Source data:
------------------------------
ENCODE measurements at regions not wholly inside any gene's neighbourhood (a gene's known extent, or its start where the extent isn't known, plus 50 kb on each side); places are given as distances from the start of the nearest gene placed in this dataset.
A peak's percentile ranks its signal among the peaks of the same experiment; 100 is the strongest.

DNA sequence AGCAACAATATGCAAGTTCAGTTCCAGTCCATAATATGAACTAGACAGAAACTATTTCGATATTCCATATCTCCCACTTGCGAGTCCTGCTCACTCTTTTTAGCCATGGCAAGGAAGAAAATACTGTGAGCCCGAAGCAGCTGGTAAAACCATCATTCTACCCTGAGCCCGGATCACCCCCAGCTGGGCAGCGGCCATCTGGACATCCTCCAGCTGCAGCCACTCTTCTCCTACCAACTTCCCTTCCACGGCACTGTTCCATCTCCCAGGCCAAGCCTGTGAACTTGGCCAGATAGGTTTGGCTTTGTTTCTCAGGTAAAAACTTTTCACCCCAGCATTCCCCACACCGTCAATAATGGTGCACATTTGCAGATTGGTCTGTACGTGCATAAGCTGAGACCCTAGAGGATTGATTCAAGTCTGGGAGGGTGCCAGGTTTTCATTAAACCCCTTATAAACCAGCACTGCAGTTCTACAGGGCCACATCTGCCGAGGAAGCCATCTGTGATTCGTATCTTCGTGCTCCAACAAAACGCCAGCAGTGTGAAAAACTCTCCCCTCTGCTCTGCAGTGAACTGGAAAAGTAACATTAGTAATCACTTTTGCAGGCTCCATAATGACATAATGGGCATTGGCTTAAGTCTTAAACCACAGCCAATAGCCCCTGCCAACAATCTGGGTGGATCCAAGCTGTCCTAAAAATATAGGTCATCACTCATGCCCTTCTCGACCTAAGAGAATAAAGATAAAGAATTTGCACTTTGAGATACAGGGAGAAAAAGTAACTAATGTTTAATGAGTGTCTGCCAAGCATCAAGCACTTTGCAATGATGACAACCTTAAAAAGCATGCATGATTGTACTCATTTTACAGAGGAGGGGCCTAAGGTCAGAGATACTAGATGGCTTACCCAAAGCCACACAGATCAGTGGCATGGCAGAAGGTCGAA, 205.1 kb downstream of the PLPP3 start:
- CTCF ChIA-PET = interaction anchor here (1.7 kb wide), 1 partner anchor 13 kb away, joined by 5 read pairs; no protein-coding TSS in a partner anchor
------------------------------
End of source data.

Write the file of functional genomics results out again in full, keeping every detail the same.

ENCODE measurements at regions not wholly inside any gene's neighbourhood (a gene's known extent, or its start where the extent isn't known, plus 50 kb on each side); places are given as distances from the start of the nearest gene placed in this dataset.
A peak's percentile ranks its signal among the peaks of the same experiment; 100 is the strongest.

DNA sequence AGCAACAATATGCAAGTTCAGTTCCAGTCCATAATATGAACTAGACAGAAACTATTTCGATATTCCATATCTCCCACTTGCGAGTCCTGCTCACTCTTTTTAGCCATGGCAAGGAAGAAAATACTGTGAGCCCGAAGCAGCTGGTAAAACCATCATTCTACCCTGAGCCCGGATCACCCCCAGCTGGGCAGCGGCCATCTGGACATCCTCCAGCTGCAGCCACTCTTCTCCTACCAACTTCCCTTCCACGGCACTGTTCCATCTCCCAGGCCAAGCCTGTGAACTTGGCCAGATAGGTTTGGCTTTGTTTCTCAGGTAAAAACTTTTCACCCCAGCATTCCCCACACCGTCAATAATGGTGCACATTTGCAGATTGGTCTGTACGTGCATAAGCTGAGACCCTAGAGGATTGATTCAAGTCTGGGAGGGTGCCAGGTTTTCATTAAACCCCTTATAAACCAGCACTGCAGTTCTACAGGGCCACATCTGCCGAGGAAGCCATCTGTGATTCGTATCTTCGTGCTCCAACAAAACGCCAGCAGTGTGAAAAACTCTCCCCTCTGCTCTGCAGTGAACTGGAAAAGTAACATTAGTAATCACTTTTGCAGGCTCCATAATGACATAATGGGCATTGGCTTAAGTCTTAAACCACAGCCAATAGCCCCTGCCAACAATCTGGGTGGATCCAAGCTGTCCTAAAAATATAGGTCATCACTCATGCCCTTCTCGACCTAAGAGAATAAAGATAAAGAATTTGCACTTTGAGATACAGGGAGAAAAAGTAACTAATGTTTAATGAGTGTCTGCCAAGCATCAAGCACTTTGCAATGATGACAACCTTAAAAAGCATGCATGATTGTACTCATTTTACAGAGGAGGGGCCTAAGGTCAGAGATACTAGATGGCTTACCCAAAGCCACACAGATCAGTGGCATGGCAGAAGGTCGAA, 205.1 kb downstream of the PLPP3 start:
- CTCF ChIA-PET = interaction anchor here (1.7 kb wide), 1 partner anchor 13 kb away, joined by 5 read pairs; no protein-coding TSS in a partner anchor